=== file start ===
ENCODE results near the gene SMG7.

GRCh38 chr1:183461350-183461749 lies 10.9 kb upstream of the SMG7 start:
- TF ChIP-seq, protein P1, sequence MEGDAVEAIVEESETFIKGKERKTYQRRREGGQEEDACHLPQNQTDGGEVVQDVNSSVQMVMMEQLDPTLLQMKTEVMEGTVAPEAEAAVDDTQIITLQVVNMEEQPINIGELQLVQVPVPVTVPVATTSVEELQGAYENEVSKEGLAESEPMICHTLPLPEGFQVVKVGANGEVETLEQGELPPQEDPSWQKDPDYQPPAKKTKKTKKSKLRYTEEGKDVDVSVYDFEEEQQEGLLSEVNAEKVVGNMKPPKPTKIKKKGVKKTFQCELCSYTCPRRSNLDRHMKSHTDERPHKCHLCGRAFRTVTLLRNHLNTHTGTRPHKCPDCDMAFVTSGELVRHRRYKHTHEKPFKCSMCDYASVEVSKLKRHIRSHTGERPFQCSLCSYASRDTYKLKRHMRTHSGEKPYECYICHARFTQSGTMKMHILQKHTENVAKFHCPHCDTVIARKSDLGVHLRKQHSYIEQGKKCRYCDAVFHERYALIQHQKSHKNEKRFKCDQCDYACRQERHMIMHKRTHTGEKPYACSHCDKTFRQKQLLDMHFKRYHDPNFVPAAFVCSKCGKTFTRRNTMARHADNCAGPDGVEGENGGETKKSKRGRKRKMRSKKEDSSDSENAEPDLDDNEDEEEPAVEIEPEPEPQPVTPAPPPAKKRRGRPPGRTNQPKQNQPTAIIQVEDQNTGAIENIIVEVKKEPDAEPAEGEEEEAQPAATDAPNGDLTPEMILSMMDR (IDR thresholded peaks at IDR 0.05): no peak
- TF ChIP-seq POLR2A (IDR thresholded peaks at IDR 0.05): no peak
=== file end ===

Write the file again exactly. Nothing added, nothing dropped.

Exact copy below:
ENCODE results near the gene SMG7.

GRCh38 chr1:183461350-183461749 lies 10.9 kb upstream of the SMG7 start:
- TF ChIP-seq, protein P1, sequence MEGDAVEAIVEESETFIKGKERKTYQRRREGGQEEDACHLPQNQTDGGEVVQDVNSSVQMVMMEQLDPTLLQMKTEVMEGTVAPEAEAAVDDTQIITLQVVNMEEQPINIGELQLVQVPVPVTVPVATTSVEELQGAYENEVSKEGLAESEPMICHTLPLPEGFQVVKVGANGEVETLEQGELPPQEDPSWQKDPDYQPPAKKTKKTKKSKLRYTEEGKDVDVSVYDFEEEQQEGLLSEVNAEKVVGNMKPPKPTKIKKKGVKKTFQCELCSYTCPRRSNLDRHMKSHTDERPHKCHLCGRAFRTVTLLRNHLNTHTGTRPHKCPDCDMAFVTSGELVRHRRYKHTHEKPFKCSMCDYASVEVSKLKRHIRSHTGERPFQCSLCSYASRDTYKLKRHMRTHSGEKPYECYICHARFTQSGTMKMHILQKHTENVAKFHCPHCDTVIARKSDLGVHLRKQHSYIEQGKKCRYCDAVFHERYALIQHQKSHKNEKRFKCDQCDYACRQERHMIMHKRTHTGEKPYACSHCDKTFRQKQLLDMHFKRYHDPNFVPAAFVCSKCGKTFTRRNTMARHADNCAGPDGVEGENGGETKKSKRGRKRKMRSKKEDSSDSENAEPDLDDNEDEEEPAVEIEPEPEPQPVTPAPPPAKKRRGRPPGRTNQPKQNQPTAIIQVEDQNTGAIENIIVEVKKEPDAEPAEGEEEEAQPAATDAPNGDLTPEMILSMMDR (IDR thresholded peaks at IDR 0.05): no peak
- TF ChIP-seq POLR2A (IDR thresholded peaks at IDR 0.05): no peak